Other restaurateurs appear better positioned to weather social distancing. Cat Bunnag, chef-owner of Glai Baan, is doing more than okay. Her Thai street food naturally lends itself to takeout, and she’s doing what other chefs (her neighbor Kevin Binkley, chef-owner of Binkley’s Restaurant, for one) consider a whopping business. She says her days are different now. She gets free time in the middle of the day but goes nonstop for the three hours when people come by for pickup. Everyone mistakenly believes that restaurant owners have the luxury of free time these days when, in fact, those that are open are working just as hard, if not harder, than ever.
And they’re trying just about anything and everything to win our business. Some have scaled back their regular menus to keep things streamlined and simple, while others have gotten creative, adding new dishes to sweeten the pot. Confluence, for example, is selling Chateaubriand, a romantic, old school splurge (a large center cut filet mignon for two, cooked inside a lesser cut of meat) that seems just right for sheltering in place. Restaurants famous for their cocktails (Vecina and Restaurant Progress, to name two) are selling them sealed and ready to go in various sizes. Restaurants known for their wine selection are offering great discounts too. Binkley’s Restaurant, for example, is selling its wine list at 50 percent off, a screaming deal.
Some restaurants have nimbly moved to new business models entirely. EVO in Old Town Scottsdale has become a hybrid takeout restaurant, grocery store (yes, they sell toilet paper) and procurer of just about anything you might want — a special wine or hard-to-come-by cheese, for example. Ask and ye shall receive.
Chris Bianco is keeping all his restaurants open but streamlining most of his menus — salads and sandwiches at Pane Bianco, salads, pasta, and pizza at Pizzeria Bianco. However, at Tratto, he offers $60 family meals as well as pasta by the pound, fresh sauces by the pint, pantry items (bread, jam, olive oil and vinaigrette) and a handful of individual entrées. He’s pretty much covering all the bases.
Meanwhile, TJ Culp, chef-owner at Restaurant Progress in Phoenix, says that as an avid Instagrammer who follows restaurants in progressive cities, he saw this coming and acted quickly, briefly shutting the restaurant down to regroup for a menu overhaul and new approach. His new menu features a different entrée for each of the four days he’s open (Th-Su), along with bread, butter and the customer’s choice of side dish for $25. He’s managed to keep on his staff, and while they’re not making a killing, they’re surviving, and bonus: his fried chicken dinners sell out early every Sunday.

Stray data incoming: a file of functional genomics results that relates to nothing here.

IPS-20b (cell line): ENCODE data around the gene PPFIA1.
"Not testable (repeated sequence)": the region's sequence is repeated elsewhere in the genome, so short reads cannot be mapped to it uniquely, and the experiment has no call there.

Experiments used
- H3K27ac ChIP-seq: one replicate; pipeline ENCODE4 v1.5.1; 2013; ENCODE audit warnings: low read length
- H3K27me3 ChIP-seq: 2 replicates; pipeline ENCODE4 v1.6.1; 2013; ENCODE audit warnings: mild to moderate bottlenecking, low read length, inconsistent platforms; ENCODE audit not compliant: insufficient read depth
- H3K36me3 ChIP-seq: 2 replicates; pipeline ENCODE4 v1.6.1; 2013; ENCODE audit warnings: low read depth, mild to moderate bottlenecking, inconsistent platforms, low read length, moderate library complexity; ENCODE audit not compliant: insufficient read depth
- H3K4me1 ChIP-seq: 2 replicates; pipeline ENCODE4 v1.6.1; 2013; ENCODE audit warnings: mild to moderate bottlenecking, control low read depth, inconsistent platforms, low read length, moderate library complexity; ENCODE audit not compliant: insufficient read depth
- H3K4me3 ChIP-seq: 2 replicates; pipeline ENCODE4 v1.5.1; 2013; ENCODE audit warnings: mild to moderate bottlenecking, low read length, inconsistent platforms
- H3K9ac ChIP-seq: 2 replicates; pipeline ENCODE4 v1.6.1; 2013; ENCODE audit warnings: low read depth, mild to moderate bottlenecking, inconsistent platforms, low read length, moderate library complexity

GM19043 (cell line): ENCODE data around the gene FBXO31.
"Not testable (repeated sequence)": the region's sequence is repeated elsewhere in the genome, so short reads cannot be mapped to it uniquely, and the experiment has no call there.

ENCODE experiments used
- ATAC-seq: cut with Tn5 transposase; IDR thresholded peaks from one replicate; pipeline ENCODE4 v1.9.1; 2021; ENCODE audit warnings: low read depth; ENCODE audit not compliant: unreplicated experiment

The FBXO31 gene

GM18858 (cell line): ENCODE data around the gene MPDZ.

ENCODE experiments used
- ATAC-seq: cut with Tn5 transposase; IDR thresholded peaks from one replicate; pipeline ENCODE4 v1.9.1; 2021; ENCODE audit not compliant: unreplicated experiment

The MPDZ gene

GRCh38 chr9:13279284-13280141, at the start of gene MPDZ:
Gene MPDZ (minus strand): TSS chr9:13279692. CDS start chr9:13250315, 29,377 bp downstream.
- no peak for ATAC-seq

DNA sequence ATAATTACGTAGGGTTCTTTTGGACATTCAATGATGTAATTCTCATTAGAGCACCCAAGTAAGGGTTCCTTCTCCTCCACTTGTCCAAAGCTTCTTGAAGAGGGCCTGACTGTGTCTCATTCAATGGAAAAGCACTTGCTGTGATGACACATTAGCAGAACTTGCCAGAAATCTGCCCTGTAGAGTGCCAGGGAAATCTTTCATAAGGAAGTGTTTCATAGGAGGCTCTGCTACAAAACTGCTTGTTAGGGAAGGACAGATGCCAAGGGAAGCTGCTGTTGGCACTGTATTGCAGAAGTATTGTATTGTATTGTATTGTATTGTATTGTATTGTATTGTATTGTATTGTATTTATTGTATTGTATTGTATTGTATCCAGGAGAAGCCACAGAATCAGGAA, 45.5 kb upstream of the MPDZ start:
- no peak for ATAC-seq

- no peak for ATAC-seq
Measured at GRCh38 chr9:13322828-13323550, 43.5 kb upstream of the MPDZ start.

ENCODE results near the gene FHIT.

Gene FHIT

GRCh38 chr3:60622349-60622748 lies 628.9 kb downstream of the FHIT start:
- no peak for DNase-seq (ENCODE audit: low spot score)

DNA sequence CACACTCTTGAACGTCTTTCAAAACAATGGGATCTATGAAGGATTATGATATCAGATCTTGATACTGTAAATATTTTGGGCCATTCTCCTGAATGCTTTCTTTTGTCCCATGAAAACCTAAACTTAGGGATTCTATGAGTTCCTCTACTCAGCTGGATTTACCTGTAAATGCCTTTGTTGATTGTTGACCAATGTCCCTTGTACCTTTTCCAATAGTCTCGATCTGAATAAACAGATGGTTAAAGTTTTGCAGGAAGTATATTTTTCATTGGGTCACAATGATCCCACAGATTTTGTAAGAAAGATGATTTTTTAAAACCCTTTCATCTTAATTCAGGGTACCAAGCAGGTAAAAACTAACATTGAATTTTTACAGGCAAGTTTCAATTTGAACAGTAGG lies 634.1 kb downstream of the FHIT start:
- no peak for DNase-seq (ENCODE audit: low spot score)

That’s no surprise to Justin Beckett, who claims that “everyone wants comfort food,” which he provides in the form of menu mainstays such as deviled eggs, mac and cheese, burgers and pot pie. Owner Mark Tarbell of upscale Tarbell’s understands that better than anyone. Like Culp, he saw the pandemic coming and revamped everything in a 48-hour turnaround, keeping on his staff to take phone orders and (dressed in crisp uniforms, mind you) drive the rental cars that he has procured for delivery. “It’s very expensive and very complicated,” he says, adding that they’ve moved 65 percent of the business to curbside pickup, following safe practices by wearing gloves and practicing social distancing. He was astonished to find that his famous “Mr. Fish of the Moment,” a top seller for 25 years, dropped like a rock once the shutdown began. “I never thought we’d be a fried chicken place, but that’s what we are right now,” he says with a quick, somewhat rueful laugh.
You wouldn’t think a sophisticated restaurant like Binkley’s would fare well in such a hibernational, carb-eating climate, but Kevin and Amy Binkley’s five-course prix fixe menu, priced at $65, is a hit. On the weekends, they, too, are selling out without worrying how to get 27 courses in 27 teeny-tiny containers (Binkley credits Beckett for the streamlined price fixe idea). Even better, customers are buying expensive add-ons of caviar and wagyu beef. Binkley has kept his staff and reports that his customers have been unbelievably supportive, leaving huge tips and saying things like, “Let us know how we can help.”
Such heartwarming stories are a comforting common denominator among Valley chefs and restaurateurs. Justin Beckett relates that one customer bought $500 worth of gift cards, then told him to “put them in the safe,” suggesting he might never use them. Jason Dwight of newly opened Persepshen – who is chugging along, offering his regular menu with one sous chef to help him – admits that he was blown away when a longtime customer from the farmers market days handed him a $3,000 check just to be helpful. Dwight refused to take it at first, but the customer insisted, and in the end, everybody cried.
News programs are filled with feel-good stories of people helping, supporting and uplifting each other in whatever ways they can. I suspect we’re going to need to keep it up for a good long time. If we expect to go back to our favorite restaurants when all this blows over, we need to support them right now and to consistently offer support in the months to come. For me, that will mean takeout two or three times a week. I can’t spend 100 bucks a pop, but I can order something. If eating wonderful food out of boxes is the biggest sacrifice I have to make, I’ll consider myself very, very lucky.